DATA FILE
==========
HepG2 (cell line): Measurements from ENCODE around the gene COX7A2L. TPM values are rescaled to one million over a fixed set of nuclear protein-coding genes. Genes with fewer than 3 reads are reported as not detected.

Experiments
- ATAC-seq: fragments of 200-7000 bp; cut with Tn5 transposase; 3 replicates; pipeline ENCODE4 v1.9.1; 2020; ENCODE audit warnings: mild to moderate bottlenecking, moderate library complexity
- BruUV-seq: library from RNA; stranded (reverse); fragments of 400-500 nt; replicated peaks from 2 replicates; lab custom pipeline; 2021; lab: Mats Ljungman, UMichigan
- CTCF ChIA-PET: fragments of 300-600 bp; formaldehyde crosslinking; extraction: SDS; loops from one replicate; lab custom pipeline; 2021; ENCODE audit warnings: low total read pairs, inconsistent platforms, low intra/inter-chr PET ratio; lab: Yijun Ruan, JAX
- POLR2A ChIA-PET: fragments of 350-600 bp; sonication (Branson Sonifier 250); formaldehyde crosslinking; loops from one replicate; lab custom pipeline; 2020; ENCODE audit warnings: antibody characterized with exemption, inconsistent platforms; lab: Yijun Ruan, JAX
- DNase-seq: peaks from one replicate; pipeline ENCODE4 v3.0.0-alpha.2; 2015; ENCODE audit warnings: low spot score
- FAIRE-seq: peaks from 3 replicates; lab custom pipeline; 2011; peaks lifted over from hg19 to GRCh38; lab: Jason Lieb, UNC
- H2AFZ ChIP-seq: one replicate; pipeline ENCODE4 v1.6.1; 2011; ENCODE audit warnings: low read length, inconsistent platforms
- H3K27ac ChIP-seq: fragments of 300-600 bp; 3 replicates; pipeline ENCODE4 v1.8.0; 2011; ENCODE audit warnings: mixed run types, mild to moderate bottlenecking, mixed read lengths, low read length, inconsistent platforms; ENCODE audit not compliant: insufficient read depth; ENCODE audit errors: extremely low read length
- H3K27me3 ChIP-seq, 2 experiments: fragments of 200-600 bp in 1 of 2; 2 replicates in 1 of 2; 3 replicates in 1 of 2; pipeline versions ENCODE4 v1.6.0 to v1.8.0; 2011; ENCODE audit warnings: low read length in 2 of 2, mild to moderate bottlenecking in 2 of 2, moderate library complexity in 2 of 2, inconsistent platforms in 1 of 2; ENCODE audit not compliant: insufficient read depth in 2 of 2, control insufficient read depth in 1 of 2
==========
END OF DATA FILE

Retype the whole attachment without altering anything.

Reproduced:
HepG2 (cell line): Measurements from ENCODE around the gene COX7A2L. TPM values are rescaled to one million over a fixed set of nuclear protein-coding genes. Genes with fewer than 3 reads are reported as not detected.

Experiments
- ATAC-seq: fragments of 200-7000 bp; cut with Tn5 transposase; 3 replicates; pipeline ENCODE4 v1.9.1; 2020; ENCODE audit warnings: mild to moderate bottlenecking, moderate library complexity
- BruUV-seq: library from RNA; stranded (reverse); fragments of 400-500 nt; replicated peaks from 2 replicates; lab custom pipeline; 2021; lab: Mats Ljungman, UMichigan
- CTCF ChIA-PET: fragments of 300-600 bp; formaldehyde crosslinking; extraction: SDS; loops from one replicate; lab custom pipeline; 2021; ENCODE audit warnings: low total read pairs, inconsistent platforms, low intra/inter-chr PET ratio; lab: Yijun Ruan, JAX
- POLR2A ChIA-PET: fragments of 350-600 bp; sonication (Branson Sonifier 250); formaldehyde crosslinking; loops from one replicate; lab custom pipeline; 2020; ENCODE audit warnings: antibody characterized with exemption, inconsistent platforms; lab: Yijun Ruan, JAX
- DNase-seq: peaks from one replicate; pipeline ENCODE4 v3.0.0-alpha.2; 2015; ENCODE audit warnings: low spot score
- FAIRE-seq: peaks from 3 replicates; lab custom pipeline; 2011; peaks lifted over from hg19 to GRCh38; lab: Jason Lieb, UNC
- H2AFZ ChIP-seq: one replicate; pipeline ENCODE4 v1.6.1; 2011; ENCODE audit warnings: low read length, inconsistent platforms
- H3K27ac ChIP-seq: fragments of 300-600 bp; 3 replicates; pipeline ENCODE4 v1.8.0; 2011; ENCODE audit warnings: mixed run types, mild to moderate bottlenecking, mixed read lengths, low read length, inconsistent platforms; ENCODE audit not compliant: insufficient read depth; ENCODE audit errors: extremely low read length
- H3K27me3 ChIP-seq, 2 experiments: fragments of 200-600 bp in 1 of 2; 2 replicates in 1 of 2; 3 replicates in 1 of 2; pipeline versions ENCODE4 v1.6.0 to v1.8.0; 2011; ENCODE audit warnings: low read length in 2 of 2, mild to moderate bottlenecking in 2 of 2, moderate library complexity in 2 of 2, inconsistent platforms in 1 of 2; ENCODE audit not compliant: insufficient read depth in 2 of 2, control insufficient read depth in 1 of 2